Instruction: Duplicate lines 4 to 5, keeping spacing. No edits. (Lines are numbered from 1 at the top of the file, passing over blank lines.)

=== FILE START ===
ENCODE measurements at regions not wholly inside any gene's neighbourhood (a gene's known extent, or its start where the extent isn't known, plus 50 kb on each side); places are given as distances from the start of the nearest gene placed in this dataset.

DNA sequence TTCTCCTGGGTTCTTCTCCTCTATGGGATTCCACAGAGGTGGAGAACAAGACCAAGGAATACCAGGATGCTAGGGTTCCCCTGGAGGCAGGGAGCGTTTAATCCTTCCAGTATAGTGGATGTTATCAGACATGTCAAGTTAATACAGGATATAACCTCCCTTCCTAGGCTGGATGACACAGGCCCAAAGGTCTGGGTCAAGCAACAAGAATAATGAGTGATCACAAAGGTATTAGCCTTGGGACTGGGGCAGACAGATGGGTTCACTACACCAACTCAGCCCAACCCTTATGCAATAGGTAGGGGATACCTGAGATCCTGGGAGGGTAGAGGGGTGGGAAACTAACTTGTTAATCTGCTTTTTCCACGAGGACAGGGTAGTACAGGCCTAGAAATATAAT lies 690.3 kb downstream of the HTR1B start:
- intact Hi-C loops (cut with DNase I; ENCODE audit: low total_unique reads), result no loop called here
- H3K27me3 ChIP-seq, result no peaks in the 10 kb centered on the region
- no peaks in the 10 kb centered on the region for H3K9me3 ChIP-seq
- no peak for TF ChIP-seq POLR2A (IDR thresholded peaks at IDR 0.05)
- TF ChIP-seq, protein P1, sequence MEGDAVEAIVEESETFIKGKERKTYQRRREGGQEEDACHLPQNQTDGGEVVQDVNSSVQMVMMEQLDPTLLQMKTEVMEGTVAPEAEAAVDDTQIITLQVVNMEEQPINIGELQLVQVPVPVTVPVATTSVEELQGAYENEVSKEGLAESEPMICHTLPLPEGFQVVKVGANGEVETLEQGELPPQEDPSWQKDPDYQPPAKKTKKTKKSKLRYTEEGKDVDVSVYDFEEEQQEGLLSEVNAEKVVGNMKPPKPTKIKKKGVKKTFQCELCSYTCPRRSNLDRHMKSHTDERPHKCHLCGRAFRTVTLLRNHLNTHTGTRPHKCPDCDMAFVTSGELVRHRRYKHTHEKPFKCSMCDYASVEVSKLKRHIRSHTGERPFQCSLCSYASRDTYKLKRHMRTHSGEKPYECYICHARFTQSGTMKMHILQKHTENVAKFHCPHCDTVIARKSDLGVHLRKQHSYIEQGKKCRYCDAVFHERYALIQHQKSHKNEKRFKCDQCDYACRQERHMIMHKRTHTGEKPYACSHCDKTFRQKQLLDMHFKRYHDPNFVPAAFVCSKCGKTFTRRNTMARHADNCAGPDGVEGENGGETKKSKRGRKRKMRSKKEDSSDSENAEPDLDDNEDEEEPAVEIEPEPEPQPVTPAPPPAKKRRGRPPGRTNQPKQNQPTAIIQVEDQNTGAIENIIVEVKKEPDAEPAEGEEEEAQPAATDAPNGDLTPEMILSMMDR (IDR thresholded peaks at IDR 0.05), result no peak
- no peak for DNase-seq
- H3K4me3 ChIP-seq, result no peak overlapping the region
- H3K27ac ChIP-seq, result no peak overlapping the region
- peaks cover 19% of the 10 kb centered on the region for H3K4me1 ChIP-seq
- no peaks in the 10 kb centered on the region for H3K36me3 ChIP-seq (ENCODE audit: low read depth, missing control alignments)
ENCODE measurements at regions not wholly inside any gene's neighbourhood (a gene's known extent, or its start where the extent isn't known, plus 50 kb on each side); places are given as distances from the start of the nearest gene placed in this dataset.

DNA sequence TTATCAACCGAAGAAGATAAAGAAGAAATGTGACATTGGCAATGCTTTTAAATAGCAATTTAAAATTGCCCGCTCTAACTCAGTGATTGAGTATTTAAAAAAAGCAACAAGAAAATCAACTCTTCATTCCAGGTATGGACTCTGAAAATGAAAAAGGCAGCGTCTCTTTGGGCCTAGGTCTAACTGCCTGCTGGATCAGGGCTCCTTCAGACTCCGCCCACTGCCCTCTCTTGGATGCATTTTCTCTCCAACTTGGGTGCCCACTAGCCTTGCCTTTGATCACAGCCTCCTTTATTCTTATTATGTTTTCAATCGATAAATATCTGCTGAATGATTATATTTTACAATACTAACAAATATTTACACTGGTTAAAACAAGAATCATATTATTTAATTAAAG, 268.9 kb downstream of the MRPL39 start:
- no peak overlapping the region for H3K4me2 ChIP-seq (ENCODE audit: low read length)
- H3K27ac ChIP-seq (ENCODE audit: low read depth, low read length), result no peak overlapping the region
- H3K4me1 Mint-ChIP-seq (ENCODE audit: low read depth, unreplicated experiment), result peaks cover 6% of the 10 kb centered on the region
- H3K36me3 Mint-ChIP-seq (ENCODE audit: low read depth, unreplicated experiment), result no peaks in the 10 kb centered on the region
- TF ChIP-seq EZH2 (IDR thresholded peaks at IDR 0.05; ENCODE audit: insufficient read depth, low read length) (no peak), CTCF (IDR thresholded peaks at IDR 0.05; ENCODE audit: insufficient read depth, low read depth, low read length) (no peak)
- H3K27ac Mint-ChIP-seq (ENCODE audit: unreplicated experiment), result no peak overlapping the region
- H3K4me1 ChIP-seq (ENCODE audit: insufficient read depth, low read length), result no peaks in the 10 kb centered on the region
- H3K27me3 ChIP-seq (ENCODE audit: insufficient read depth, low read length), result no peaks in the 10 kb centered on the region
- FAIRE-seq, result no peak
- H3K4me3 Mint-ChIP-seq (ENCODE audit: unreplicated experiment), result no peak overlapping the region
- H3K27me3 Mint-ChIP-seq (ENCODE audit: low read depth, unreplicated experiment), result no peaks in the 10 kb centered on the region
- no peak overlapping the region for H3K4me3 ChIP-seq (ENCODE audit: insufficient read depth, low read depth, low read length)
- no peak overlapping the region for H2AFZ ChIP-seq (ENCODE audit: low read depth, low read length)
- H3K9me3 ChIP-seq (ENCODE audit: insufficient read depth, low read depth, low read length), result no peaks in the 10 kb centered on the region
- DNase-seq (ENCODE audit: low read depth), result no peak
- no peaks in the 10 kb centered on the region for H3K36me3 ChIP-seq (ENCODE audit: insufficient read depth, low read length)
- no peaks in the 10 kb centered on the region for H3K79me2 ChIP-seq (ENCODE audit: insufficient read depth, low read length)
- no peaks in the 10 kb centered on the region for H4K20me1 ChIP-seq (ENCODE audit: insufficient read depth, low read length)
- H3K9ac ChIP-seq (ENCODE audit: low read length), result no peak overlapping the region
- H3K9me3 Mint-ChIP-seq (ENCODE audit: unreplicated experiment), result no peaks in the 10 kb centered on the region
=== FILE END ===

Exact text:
- H3K27me3 ChIP-seq, result no peaks in the 10 kb centered on the region
- no peaks in the 10 kb centered on the region for H3K9me3 ChIP-seq